The Workers Union has hit out at the UK’s inequalities of income, describing them as being ‘at odds with our national character.’
The announcement came ahead of a report by the Resolution Foundation that is expected to be published this week.
The report will argue that comparatively high levels of income inequality, lower savings and less generous welfare provision have left the UK’s working families more exposed to the effects of the pandemic than those in France and Germany.
This is reflected in the typical hourly rate paid to UK workers (£11.20) being substantially less than the £12.30 and £13.89 received by their French and German counterparts. The disparities are underpinned by low-incomes, insecure work and zero-hour contracts, fuelling worries about the role of poor-quality work in creating a two-tier society.
Meanwhile the French and German social security net also looms large in negative comparisons between Britain and its continental neighbours. A typical worker claiming unemployment benefit in the UK will receive a mere 17 percent of their former earnings, as compared to 59 percent (Germany) and 64 percent (France).
The Workers Union on Income Inequality
There’s a line in the old music hall song ‘She Was Poor But She Was Honest’ that seems very relevant to the times we live in. The song recounts the adventures of a young lady who spirals from a relationship with the local squire into dissolute circumstances. The chorus laments the age old relationship between rich and poor by telling us that the wealthy get the pleasure, while those less fortunate get the blame – an observation as accurate now as when the song was written in the 19th century.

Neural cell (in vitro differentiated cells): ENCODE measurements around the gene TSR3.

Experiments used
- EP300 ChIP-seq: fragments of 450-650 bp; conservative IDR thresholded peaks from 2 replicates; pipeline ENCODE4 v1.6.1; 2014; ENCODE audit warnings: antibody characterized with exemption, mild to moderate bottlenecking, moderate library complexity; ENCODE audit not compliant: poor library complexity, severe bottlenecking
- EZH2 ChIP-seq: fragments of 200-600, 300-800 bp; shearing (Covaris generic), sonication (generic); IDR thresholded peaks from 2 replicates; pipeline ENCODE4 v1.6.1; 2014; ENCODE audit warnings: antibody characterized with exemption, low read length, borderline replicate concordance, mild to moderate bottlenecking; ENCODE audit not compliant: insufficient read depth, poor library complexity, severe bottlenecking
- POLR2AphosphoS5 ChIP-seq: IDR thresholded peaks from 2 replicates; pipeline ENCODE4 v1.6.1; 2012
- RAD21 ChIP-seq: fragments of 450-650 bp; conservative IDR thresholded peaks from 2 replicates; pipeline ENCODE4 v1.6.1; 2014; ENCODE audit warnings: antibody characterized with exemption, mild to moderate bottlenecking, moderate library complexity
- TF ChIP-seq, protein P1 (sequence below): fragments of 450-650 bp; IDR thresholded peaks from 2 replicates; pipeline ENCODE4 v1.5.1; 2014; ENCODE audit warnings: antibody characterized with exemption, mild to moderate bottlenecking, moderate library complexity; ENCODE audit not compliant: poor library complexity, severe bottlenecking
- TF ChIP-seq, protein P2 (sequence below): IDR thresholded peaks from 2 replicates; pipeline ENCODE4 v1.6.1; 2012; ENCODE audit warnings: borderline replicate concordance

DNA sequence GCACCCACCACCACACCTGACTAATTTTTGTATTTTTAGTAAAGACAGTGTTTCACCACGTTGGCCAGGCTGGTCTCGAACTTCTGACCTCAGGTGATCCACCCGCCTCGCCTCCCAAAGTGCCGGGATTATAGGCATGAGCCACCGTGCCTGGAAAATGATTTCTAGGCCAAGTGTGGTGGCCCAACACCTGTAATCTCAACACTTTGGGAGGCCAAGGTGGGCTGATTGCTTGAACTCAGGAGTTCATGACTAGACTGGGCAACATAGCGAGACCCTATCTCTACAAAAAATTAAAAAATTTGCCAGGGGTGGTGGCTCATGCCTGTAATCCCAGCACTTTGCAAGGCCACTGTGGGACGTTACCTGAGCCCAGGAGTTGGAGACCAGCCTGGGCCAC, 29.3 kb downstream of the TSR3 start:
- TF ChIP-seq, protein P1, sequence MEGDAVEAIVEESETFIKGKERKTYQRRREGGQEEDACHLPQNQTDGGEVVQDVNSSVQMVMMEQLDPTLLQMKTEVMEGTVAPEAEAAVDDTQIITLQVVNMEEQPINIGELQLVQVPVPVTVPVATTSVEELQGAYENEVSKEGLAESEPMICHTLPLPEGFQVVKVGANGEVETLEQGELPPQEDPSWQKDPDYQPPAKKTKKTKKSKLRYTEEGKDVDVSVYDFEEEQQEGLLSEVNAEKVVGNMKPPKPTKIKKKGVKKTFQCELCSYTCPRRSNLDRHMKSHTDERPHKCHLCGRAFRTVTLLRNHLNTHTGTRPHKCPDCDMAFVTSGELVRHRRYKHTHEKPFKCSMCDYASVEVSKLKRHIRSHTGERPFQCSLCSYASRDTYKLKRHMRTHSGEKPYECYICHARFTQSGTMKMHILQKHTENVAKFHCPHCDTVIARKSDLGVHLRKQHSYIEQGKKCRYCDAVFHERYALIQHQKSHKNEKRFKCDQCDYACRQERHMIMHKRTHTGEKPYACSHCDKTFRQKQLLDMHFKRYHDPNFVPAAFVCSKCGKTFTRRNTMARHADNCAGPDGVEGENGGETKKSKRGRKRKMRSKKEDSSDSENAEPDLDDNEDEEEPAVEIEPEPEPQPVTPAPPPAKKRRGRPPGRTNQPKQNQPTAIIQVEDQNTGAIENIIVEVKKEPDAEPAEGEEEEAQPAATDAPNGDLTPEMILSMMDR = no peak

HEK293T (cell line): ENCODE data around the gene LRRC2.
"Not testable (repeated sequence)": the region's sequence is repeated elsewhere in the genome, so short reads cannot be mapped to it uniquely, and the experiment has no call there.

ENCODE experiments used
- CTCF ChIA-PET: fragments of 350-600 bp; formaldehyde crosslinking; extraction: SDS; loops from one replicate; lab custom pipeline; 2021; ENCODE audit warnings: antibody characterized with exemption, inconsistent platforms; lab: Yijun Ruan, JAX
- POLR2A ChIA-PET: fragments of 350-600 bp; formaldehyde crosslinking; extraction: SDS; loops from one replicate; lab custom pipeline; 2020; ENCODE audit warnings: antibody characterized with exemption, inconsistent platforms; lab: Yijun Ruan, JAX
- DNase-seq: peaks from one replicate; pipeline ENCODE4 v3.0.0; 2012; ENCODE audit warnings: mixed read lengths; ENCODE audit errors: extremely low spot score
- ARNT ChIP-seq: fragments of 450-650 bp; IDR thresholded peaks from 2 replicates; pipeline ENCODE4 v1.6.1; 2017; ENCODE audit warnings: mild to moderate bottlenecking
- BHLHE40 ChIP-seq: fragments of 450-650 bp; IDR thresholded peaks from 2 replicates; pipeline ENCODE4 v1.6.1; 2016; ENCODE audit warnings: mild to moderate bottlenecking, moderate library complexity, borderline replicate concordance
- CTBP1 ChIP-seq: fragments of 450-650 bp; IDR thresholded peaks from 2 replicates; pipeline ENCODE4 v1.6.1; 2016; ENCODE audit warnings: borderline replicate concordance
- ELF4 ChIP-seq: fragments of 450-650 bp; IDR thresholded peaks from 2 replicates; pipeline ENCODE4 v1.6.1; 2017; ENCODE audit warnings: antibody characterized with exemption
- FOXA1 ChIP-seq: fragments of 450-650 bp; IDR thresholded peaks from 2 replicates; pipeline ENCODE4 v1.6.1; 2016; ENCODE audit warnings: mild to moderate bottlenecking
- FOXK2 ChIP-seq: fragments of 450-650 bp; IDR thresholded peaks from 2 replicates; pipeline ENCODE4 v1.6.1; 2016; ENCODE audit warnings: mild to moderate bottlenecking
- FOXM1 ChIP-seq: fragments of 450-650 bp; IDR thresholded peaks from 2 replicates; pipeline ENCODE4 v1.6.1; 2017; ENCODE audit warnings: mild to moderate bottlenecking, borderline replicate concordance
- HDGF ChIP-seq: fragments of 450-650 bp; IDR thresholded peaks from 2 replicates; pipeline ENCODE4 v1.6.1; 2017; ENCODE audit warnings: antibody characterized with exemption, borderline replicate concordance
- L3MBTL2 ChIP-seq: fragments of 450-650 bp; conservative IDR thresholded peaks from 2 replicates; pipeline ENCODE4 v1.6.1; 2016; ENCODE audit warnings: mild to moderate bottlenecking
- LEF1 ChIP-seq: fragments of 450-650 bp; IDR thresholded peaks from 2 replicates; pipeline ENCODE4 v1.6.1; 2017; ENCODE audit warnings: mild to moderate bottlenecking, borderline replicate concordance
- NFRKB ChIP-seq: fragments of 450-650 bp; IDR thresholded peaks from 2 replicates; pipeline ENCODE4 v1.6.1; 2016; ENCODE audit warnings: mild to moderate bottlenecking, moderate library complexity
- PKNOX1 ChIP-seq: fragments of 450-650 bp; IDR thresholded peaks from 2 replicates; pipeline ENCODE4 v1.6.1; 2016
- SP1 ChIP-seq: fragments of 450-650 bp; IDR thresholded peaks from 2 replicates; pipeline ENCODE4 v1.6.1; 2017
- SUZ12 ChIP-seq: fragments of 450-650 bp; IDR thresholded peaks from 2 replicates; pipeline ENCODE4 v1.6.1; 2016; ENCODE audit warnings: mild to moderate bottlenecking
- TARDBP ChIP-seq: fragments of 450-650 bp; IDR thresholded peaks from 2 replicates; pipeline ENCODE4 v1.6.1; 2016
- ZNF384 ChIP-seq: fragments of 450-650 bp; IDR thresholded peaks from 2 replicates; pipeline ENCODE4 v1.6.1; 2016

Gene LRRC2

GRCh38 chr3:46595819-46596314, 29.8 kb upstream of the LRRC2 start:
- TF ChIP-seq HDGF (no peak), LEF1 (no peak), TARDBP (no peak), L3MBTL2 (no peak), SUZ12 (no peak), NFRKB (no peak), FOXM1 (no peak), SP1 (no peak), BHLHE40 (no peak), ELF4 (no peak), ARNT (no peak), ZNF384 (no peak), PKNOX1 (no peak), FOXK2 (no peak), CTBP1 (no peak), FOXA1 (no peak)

And so it goes on. Working people, conveniently excluded from grasping the levers of power, so often merit only a few embarrassed lines in our national conversation. That is not good enough in a wealthy country with aspirations of creating a beacon of inspiration for the rest of the world.
We need to get a grip on income inequality and boot the idea that some people are poor because they are feckless into touch. The reality is that workers on low wages work as hard as anyone, but in insecure jobs that offer them little respite from the capricious whims of chance. Can’t afford to stop working for a while? Tough, get on the front line and take the COVID gamble with the rest of ‘em.
This cannot be right.
This government has done much to preserve jobs and give people hope and support during the very toughest of times. Now they must take steps to tackle poor sick pay and neutralise the bad bosses that victimise staff without hesitation.
It will mean growing enough moral fibre to abolish zero-hours contracts and reinvigorating the idea of dignity at work as fundamental to British life. It will also mean increasing the National Living Wage and boosting other benefits.
But more than this, it means shifting the focus of blame away from punishing the poor to creating equality of opportunity.
That is the least that working people deserve.
The Workers Union – fighting for social justice, fighting for you